How to tell how much Mom (95) can do for herself, when she doesn't want to do anything and doesn't communicate?

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My mom lives with my husband and me. She's 95. I'm the only living child to care for her. She's been her for about 9 yrs. She wants everything done for her. Doctors and physical therapists have told her she needs to stay active and move or she will end up in a nursing home. I don't want that and she says she doesn't either. So, I quit making her bed and fixing her breakfast & lunch. I only fix dinners for her. She has to fold her own clothes but I fold the sheets. I take care of her meds and balance her check book and pay her bills for her. She will not communicate to me when she really needs help with something. She just said moans and groans and makes faces or gets mad & pouts. I can ask her a direct question and get a lot of dialogue but no real answer. Even questions that should required only a yes or no. I often have to play 20 questions with her to drag anything out of her. She has often commented that she thinks she would be a good actress. She's a manipulator. I want to know if I should keep keeping her as active as possible & not start doing more for her. I honestly believe she will start to go down hill if I do that. For instance when she had some knee pain a couple of years ago, the orthopedist recommended she stay off of it for 6 wks even though nothing showed up on X-ray other than a little arthritis. Well after 6 wks she literally couldn't get into the car. Her primary care doc said that was the worst thing she could do. Sometimes I just think I've been letting all her dramatics get to me. But like my husbands said its hard to tell what true and what's not. By the way, her knee didn't quit hurting after the six weeks. She always has pain somewhere. Not long after she moved in with us, she was still driving, she feel in the shower while we were gone for the day. Laid there for 8 hrs, broke her ankle. When I got home she was in hospital. My husband got home first. She didn't call out. Didn't try to get to phone. She just tapped on the wall. Anyway, at the hospital I and the docs asked her several times why she fell. She said she didn't know, just fainted she thought. I asked her if her back was hurting, and she said no several times. That's her pat answer when anything goes wrong. She was very adamant that it was not her back. She had to have surgery then a few months in the nursing home. She wasn't very cooperative in nursing home. After got home, she didn't want to continue PT. Docs and Pts all told her she would do much better with keeping active.

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My mom is 96 and definitely, has cognitive decline (maybe dementia). She's still able to live on her own, with a ton of help from me. She has her little routine that she sticks too pretty well. But then she'll stop doing her dishes for a few days and I'll start to worry that this is the beginning of the path to assisted living. So I'll do them for her, just to catch her up, but then she'll rally and go back to doing them. But she barely does anything else. Heats up food I leave her, stays in pjs most days. Does her dishes. I take her garbage out, fix her meds, do all of her bank/paperwork, fill her fridge, do laundry, and on and on and on.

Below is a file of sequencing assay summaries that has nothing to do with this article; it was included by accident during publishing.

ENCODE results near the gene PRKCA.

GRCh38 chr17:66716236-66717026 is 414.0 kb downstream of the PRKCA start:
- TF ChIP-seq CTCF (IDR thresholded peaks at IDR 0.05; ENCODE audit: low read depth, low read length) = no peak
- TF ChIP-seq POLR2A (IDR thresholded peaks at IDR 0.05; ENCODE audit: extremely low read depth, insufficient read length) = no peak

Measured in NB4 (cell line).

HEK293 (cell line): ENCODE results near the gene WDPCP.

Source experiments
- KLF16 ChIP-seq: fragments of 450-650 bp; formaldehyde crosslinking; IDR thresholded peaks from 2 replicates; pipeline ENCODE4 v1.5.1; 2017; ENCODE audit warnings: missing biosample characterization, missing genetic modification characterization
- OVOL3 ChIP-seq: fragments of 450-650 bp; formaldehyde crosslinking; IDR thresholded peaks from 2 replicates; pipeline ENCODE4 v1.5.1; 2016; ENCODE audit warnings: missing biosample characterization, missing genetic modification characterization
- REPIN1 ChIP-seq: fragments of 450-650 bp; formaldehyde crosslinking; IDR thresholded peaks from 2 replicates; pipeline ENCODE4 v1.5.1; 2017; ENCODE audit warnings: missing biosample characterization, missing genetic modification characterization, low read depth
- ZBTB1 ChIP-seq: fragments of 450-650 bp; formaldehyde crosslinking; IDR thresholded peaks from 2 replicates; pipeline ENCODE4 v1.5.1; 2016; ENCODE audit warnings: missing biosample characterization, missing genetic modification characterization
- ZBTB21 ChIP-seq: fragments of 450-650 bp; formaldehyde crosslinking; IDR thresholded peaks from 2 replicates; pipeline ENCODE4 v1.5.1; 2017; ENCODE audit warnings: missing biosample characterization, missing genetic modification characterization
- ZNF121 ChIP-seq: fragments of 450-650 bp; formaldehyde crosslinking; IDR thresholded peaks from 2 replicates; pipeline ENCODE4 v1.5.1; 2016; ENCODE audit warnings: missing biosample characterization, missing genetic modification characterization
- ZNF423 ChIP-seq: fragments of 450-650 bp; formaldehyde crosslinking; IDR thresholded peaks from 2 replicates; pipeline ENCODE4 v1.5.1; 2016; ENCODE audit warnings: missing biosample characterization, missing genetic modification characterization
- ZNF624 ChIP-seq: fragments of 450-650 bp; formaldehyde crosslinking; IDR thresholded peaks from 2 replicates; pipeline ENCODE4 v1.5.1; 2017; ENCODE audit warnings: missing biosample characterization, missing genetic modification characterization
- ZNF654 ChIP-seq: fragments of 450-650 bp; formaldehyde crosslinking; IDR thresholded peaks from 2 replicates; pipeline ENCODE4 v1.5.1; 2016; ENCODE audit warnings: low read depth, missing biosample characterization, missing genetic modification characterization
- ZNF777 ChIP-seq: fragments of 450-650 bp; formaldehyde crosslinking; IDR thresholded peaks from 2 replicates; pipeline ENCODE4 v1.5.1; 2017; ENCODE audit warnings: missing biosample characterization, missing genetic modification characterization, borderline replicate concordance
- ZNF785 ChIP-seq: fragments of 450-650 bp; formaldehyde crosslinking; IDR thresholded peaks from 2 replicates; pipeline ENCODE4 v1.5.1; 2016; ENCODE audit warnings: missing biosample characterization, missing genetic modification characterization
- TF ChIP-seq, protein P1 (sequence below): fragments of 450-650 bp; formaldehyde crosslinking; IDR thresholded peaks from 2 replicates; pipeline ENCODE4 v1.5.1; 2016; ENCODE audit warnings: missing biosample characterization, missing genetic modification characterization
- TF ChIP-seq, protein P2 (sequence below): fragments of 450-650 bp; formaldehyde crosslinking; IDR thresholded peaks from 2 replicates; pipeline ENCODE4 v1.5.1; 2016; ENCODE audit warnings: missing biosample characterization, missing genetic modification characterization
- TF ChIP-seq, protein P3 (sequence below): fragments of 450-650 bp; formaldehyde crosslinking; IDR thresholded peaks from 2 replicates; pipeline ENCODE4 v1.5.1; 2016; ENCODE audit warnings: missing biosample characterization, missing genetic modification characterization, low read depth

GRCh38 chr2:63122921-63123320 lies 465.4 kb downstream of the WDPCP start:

At some point, you just have to realize they're going to do what they're going to do (or NOT do) at that age and you have to go with the flow. If she winds up in a nursing home, so be it. You can't stop the march of time and you can't make your mom do what she should do. You can encourage her, but it's up to her in the end. Hugs, I know it isn't easy!
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It does sound like mother has dementia. That's not very surprising at her age. One of the things that comes with dementia is unwillingness and inability to initiate action, and even to follow instructions. My husband has trouble when I ask him to bend his arm. It looks like stubbornness, but it's the dementia.

It is hard to accept this truth, but when you start reminding yourself that it's the disease, and remind yourself 20 times a day, it gets easier. Any "sly" behavior that you see is a feeble effort to protect her self-image. Let her have a little pride.

It can really make you angry! I get angry 10 times a day. But it will work out best if you can let the anger pass quickly.
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Your profile says Mom has general age-related decline, but her communication doesn't sound like typical aging to me. Has she been evaluated for cognitive decline recently?

You are expecting her to perform tasks you think she should be able to do. Sounds reasonable and practical. How is that working out? What does she fix herself for breakfast? Lunch? How does she do folding her clothes? I guess I wouldn't take those tasks back unless there is some indication she is having difficulties with them.

Not wanting to do things she can do may be a sign that she really can't do them or is worried that she can't do them well. Or it could be a sign she thinks she deserves a rest at her age. Or, and this seemly likely to me, it may be a sign of depression.

As most medical folks have told you, staying active is very good for Mom. But if she is inactive due to cognitive decline or depression, just insisting that she do the tasks probably isn't enough. A thorough medical evaluation might help you sort this out.

Another way to incorporate some activity into her life is an Adult Day Health Program. Going for a few hours one or more days per week would ensure some exercise and stimulation in a calm and supportive environment.
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